Chronicles of America 

The Seigneur of New France

From the beginning of the colony there ran in the minds of French officialdom the idea that the social order should rest upon a seigneurial basis. Historians have commonly attributed to Richelieu the genesis of New World feudalism, but without good reason, for its beginnings antedated the time of the great minister. The charter issued to the ill-starred La Roche in 1598 empowered him "to grant lands to gentlemen in the forms of fiefs and seigneuries," and the different viceroys who had titular charge of the colony before the Company of One Hundred Associates took charge in 1627 had similar powers. Several seigneurial grants in the region of Quebec had, in fact, been made before Richelieu first turned his attention to the colony.

Nor was the adoption of this policy at all unnatural. Despite its increasing obsolescence, the seigneurial system was still strong in France and dominated the greater part of the kingdom. The nobility and even the throne rested upon it. The Church, as suzerain of enormous landed estates, sanctioned and supported it. The masses of the French people were familiar with no other system of landholding. No prolonged quest need accordingly be made to explain why France transplanted feudalism to the shores of the great Canadian waterway; in fact, an explanation would have been demanded had any other policy been considered. No one asks why the Puritans took to Massachusetts Bay the English system of freehold tenure. They took the common law of England and the tenure that went with it. Along with the fleur-de-lis, likewise, went the Custom of Paris and the whole network of social relations based upon a hierarchy of seigneurs and dependents.

The seigneurial system of land tenure, as all students of history know, was feudalism in a somewhat modernized form. During the chaos which came upon Western Europe in the centuries following the collapse of Roman imperial supremacy, every local magnate found himself forced to depend for existence upon the strength of his own castle, under whose walls he gathered as many vassals as he could induce to come. To these he gave the surrounding lands free from all rents, but on condition of aid in time of war. The lord gave the land and promised to protect his vassals, who, on their part, took the land and promised to pay for it not in money or in kind, but in loyalty and service. Thus there was created a close personal relation, a bond of mutual wardship and fidelity which bound liegeman and lord with hoops of steel. The whole social order rested upon this bond and upon the gradations in privilege which it involved in a sequence which became stereotyped. In its day feudalism was a great institution and one which shared with the Christian Church the glory of having made mediaeval life at all worth living. It helped to keep civilization from perishing utterly in a whirl of anarchy, and it enabled Europe to recover inch by inch its former state of order, stability, and law.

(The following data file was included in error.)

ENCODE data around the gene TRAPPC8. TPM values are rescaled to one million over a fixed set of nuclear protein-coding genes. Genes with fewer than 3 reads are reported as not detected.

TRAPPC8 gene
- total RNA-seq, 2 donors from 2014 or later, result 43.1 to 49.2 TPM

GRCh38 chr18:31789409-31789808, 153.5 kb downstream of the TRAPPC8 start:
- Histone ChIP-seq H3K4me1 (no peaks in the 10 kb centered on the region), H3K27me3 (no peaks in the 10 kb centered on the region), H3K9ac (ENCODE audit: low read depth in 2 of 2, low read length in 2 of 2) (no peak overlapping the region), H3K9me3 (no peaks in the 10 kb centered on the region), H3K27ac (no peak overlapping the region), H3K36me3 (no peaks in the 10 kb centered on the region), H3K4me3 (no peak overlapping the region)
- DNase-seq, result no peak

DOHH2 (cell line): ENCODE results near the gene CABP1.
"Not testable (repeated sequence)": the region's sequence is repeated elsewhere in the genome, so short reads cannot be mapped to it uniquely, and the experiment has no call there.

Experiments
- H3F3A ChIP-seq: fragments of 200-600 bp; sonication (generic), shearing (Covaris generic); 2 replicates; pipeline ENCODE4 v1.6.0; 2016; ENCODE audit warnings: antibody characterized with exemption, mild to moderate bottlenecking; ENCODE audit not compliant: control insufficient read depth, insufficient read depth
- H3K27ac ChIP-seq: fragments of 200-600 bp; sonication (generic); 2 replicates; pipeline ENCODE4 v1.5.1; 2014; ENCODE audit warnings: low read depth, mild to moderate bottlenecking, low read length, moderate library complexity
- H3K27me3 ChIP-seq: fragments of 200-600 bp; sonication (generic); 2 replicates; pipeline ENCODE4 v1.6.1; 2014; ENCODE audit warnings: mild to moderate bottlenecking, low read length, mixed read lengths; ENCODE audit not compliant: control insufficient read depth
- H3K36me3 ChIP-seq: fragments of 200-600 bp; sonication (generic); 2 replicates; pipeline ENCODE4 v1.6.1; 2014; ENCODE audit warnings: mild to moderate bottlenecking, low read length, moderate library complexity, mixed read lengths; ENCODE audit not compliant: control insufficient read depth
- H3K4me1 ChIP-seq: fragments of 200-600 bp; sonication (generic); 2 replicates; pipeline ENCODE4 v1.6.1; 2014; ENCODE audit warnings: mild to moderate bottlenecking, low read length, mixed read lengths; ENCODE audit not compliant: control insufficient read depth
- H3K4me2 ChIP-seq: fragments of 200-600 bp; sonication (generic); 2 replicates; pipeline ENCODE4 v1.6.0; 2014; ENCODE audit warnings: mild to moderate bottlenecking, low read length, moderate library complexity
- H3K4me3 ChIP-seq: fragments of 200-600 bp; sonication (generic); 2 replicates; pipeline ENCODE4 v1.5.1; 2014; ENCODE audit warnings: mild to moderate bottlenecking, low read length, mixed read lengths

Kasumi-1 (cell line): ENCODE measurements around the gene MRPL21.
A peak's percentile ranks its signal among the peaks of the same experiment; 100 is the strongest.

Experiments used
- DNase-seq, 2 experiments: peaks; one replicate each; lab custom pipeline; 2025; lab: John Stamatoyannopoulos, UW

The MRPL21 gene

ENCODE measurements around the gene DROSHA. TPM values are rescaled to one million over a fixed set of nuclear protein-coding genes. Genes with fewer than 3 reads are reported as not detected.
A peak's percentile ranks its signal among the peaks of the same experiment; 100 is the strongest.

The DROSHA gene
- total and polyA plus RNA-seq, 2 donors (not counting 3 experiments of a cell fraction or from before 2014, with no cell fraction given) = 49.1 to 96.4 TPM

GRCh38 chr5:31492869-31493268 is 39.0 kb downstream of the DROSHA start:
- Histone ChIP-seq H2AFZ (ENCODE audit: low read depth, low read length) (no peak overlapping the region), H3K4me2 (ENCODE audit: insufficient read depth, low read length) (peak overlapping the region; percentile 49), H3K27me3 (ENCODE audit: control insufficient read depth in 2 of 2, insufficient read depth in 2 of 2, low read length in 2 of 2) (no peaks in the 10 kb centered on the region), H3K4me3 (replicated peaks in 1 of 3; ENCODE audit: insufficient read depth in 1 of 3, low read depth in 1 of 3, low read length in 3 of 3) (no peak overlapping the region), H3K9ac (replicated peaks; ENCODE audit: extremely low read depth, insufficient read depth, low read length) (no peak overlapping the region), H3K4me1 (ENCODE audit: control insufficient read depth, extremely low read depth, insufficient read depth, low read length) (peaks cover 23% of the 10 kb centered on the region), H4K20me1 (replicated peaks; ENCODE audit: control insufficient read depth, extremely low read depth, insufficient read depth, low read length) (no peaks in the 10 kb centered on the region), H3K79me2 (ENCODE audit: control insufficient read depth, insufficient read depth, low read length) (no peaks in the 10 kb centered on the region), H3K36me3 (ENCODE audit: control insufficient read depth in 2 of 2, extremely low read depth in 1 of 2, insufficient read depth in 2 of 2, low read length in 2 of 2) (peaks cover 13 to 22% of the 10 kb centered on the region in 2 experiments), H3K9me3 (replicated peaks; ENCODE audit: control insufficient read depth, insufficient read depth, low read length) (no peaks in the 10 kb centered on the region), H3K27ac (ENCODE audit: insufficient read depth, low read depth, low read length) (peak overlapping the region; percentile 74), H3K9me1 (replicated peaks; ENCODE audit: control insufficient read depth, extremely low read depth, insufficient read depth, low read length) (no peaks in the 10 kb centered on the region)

But, having done its service to humanity, feudalism did not quietly make way for some other system more suited to the new conditions. It hung on grimly long after the forces which had brought it into being ceased to exist, long after the growth of a strong monarchy in France with a powerful standing army had removed the necessity of mutual guardianship and service. To meet the new conditions the system merely changed its incidents, never its general form. The ancient obligation of military service, no longer needed, gave place to dues and payments. The old personal bond relaxed; the feudal lord became the seigneur, a mere landlord. The vassal became the "censitaire", a mere tenant, paying heavy dues each year in return for protection which, he no longer received nor required. In a word, before 1600 the feudal system had become the seigneurial system, and it was the latter which was established in the French colony of Canada.

In the new land there was reason to hope, however, that this system of social relations based upon landholding would soon work its way back to the vigor which it had displayed in mediaeval days. Here in the midst of an unfathomed wilderness was a small European settlement with hostile tribes on every hand. The royal arm, so strong in affording protection at home, could not strike hard and promptly in behalf of subjects a thousand leagues away. New France, accordingly must organize itself for defense and repel her enemies just as the earldoms and duchies of the crusading centuries had done. And that is just what the colony did, with the seigneurial system as the groundwork of defensive strength. Under stress of the new environment, which was not wholly unlike that of the former feudal days, the military aspects of the system revived and the personal bond regained much of its ancient vigor. The sordid phases of seigneurialism dropped into the background. It was this restored vitality that helped, more than all else, to turn New France into a huge armed camp which hordes of invaders, both white and red, strove vainly to pierce time after time during more than a full century.